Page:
Luohan 13 Gong - from the first two Rou Gong there developed the more complex and faster paced Luohan 13 Gong, which essentially uses the same concepts as the Taoist 13 Gong Rou Shou, for sure, in the execution of its 13 jings. Each movement has four stages: Rise, Support, Close, and Open. Though practiced for health, the set has many hidden combat techniques that include pushing, pulling, wrapping, bumping, sweeping, locking, knocking down, and throwing (grappling arts), which outnumber any striking and kicking techniques. The techniques appear like a combination of Taiji Quan, Xing Yi, and Bagua Zhang.

Of the Rou Gong sets, this one more complicated and has more explicit Silk reeling (chan si jin) and bursts of power (fa jing) manifested, with smooth flowing movements punctuated by explosive strikes. The set teaches how to work with incoming energy so that it will be captured (trapped) so as to cause it to follow the turning of the body; the body yields, redirects, neutralizes/absorbs/transfers, and then releases the now multiplied energy. They teach the ability to "stick, adhere, continue, and follow (zhan, nian, lian, sui)", same as Taiji Quan. Also, Chin Na (joint locking and leverage) techniques are hidden within the movements as well. The movements revolve around the use of the eight gates of tai chi chuan to manifest either kai (expansive power) or he (contracting power) through the physical postures. Also, the movements from the Five Elements are present.

Just like Dong Cheng's later version of Tongbei Quan and also the Taiji Quan that developed later, the Shaolin Luohan 13 Gong set uses the 13 movements or skills (Gong) of the ‘Wu Xing' (five elements) stepping patterns and ‘Bagua' (eight gates) directions, which are also found in the Wu Xing Quan system developed by Bai Yufeng around 1425 in the Ming Dynasty (which he developed from the mysterious Hua Quan – “Transforming” or “Neutralizing” Boxing). It is not known which came first. These are called the 13 Gong in both the Shaolin Rou Gong system and Priest Dong Cheng's Tongbei Quan, which would include Taiji Quan. The 13 movements allow you to fluidly change direction at any point without hesitation, as you move either circularly along a straight line or straight along a circular line. In other words, you can fluidly change self defense angles to your advantage. This set emphasizes moving from your central channel while walking.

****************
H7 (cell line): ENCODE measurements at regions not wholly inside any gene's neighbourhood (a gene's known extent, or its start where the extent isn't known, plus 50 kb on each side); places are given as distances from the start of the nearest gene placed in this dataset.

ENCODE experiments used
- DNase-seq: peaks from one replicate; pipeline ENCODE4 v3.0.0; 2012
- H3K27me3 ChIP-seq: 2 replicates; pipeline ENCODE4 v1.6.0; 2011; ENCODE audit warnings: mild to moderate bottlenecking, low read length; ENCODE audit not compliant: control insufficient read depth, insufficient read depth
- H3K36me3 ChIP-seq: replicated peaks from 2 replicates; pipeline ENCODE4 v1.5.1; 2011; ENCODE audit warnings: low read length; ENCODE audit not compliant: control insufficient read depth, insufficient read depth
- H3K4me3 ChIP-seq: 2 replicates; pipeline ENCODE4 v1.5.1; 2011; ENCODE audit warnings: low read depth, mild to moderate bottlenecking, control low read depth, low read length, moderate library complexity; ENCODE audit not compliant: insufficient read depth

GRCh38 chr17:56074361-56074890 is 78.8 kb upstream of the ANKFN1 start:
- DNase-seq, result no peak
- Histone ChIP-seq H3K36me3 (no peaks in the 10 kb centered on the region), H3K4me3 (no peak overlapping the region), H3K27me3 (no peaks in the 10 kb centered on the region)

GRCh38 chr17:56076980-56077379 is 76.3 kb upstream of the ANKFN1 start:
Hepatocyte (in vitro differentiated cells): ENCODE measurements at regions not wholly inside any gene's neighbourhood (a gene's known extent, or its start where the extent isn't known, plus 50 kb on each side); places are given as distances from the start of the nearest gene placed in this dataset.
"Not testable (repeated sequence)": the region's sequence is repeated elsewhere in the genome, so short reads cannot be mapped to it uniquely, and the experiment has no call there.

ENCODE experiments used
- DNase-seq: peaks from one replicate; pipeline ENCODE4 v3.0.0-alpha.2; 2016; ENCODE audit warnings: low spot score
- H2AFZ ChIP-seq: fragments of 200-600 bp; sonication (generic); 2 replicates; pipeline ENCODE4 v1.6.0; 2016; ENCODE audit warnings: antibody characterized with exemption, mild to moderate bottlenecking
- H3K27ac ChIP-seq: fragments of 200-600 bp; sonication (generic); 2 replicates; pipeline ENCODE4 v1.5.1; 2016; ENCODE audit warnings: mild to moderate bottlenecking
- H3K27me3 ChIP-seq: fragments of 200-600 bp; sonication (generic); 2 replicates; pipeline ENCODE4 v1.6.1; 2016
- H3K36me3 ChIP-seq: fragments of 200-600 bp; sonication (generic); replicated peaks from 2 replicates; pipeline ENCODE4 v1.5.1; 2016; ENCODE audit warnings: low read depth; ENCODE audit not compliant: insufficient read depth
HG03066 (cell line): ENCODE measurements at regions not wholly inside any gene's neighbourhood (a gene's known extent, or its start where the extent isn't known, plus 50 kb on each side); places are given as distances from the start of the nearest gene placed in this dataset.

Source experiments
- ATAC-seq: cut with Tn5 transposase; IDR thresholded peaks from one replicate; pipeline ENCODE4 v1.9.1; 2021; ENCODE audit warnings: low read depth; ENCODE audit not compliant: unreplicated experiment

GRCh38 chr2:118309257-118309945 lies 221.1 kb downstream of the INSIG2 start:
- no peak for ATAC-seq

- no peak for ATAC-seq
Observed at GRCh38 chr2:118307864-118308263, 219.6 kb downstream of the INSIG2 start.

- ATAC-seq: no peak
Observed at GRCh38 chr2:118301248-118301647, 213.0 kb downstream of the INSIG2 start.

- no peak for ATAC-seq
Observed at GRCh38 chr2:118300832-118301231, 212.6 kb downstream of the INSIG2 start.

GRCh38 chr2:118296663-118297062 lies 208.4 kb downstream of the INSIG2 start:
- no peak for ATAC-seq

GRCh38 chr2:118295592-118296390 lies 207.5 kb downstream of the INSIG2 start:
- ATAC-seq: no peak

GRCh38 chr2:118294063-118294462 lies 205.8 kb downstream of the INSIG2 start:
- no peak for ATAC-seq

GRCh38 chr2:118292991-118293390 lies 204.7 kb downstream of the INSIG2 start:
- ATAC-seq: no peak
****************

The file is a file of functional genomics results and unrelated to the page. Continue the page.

Both the Taoist and the Luohan 13 Gong consists of:
The 8 gates (Ba Gua), which are Peng, Lu, Ji, An = Four Primary Hands (Ward Off, Roll Back, Press, and Push) / the 4 straight directions (of Kuan, Li, Zhen, and Dui ).
and Sai, Lie, Zhou, Kao = the Four Corner Hands (Pull Down, Split , Elbow, and Shoulder) / the 4 diagonal directions (of Qian, Kun, Gen, and Xun ).
The 5 elements, (aka the 5 shapes, Wu Xing) are Jin, Tui, Gu, Pan, and Ding = stepping forward, backward, to the left – sideways forward, to the right – sideways backward, and staying in place. Elements = Water; Fire; Wood, Metal, and Earth.
The first eight are about Shou fa - hand skills; and the last five are about Bu fa - footwork skills.

The four primary hands together = Grasp the Bird's Tail ? , ? , ? , ? in Taiji Quan.

This set looks like a combination of Luohan, Ba Shan Fan, Tongbei, Xingyi Five Elements, and Taiji Quan. Many of the movements can be seen in Taiji Quan routines. One of the movements is very much like the Da Lun (Big Wheel) training in Taiji Quan. Also, this set shares stepping methods, postures, and movements that are based on the Five Elements, like most Luohan sets are. The stepping pattern is a Xing Yi like ‘drop front leg and drag in back leg' shuffling movement.

The set opens with practically the same commencement movement that the Taiji Quan sets also begin with, although it is more detailed and an obviously neigong movement. This same opening movement is found in some Tongbei Quan sets, such as the Xiao Lienhuan (Small Linkage) set and the Qi Xing Hua Ji Pao (Strange Flower Intersecting Hammer) set. Almost all the routine's movements are also found in various Tongbei Quan sets.

The Luohan 13 Gong set consists of these 13 movements:

•  Old Man Splits Wood ( ???? Lao Seng Pi Chai) – Functions same as “Grasp the Birds Tail” - the Four Primary Hands ‘Peng-Lu-Ji-An' (Ward Off, Roll Back, Press, and Push) in Taiji Quan. Also as ‘Pi Quan' in Five Elements.

•  Luohan Drapes Coat ( ???? Luo Han Pi Yi) – Functions the same as ‘Lazily Draping Coat' with ‘Six Sealings, Four Closings' in Taiji Quan.

•  Lazy Monks Lies on Pillow ( ? ??? Lan Seng Wo Zhen) – Functions the same as ‘Sai, Lie, Zhou, Kao' = the Four Corner Hands (Pull Down, Tear/Split, Elbow, and Shoulder) in Taiji Quan.